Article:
note: lab3/wrangler contains a modified python wrangler module, which you should use for this lab. This means that the python scripts that you export when using Data Wrangler should be run in the lab3/ folder.

Questions

  1. Export the Python version of the wrangler script and save it to a file.
  2. Use the script to clean the data, then determine how many unique words there are in the dataset.

worldcup.txt

Use the tool to generate output as follows, i.e., each line in the output contains a country, a year, and the position of the county in that year (if within top 4).

    BRA, 1962, 1
    BRA, 1970, 1
    BRA, 1994, 1
    BRA, 2002, 1
    BRA, 1958, 1
    BRA, 1998, 2
    BRA, 1950, 2
    ...

It may help to

  1. Skip the first 20 or so rows of table headers and other text, so that the data wrangler works with are "record text".
  2. Delete the rows that are clearly HTML formatting content
  3. Extract the relevant data from the remaining column into new columns
  4. Use the fill operation

Questions

  1. According to the dataset, how often has each country won the world cup?

Grep, Sed & Awk

The set of three UNIX tools, sed, awk, and grep, can be very useful for quickly cleaning up and transforming data for further analysis (and have been around since the inception of UNIX). In conjunction with other unix utilities like sort, uniq, tail, head, etc., you can accomplish many simple data parsing and cleaning tasks with these tools. You are encouraged to play with these tools and familiarize yourselves with the basic usage of these tools.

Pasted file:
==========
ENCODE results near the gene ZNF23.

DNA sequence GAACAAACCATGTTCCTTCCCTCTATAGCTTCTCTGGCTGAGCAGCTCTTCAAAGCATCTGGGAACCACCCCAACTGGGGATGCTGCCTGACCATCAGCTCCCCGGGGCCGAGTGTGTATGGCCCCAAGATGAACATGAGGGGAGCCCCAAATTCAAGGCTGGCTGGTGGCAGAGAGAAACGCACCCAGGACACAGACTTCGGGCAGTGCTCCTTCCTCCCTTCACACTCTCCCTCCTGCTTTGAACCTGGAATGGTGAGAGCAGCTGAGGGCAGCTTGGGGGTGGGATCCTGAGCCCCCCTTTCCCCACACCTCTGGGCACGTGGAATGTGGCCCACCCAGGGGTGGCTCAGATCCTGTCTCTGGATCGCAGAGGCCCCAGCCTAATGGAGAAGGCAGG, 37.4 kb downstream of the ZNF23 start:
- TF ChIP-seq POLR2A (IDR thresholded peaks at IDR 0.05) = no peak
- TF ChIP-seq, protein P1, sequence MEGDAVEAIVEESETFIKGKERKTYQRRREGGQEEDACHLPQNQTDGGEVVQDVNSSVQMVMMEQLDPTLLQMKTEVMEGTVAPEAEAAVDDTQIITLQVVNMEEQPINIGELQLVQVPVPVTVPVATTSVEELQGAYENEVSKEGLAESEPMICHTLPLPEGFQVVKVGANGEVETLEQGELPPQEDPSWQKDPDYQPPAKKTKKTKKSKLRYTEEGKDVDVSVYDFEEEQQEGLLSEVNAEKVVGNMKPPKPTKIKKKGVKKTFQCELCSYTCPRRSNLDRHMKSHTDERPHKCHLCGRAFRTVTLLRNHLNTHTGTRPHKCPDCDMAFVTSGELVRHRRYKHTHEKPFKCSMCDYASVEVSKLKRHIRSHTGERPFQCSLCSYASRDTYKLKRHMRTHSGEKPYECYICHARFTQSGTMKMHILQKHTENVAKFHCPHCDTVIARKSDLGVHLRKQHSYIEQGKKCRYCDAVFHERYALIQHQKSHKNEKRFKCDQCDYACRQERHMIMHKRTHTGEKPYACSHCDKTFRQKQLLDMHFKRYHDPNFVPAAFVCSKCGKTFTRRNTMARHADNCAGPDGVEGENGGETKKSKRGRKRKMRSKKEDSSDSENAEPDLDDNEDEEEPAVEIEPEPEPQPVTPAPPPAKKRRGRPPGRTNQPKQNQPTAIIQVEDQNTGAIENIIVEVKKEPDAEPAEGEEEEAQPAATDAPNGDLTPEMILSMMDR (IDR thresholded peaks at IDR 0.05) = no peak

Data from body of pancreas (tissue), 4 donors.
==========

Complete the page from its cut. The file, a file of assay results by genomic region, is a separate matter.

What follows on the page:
As an example, the following sequence of commands can be used to answer the third question from the lab 2 ("Find the five uids that have tweeted the most").

grep "created\_at" twitter.json | sed 's/"user":{"id":\([0-9]*\).*/XXXXX\1/' | sed 's/.*XXXXX\([0-9]*\)$/\1/' | sort | uniq -c | sort -n | tail -5

The first command (grep) discards the deleted tweets, the sed commands extract the first "user-id" from each line, sort sorts the user ids, and uniq -c counts the unique entries (i.e., user ids). The final sort -n | tail -5 return the top 5 uids. Note that, combining the two sed commands as follows does not do the right thing -- we will let you figure out why.

grep "created\_at" twitter.json | sed 's/.*"user":{"id":\([0-9]*\).*/\1/' | sort | uniq -c | sort -n | tail -5"

To get into some details:

grep

The basic syntax for grep is:

 grep 'regexp' filename

or equivalently (using UNIX pipelining):

cat filename | grep 'regexp'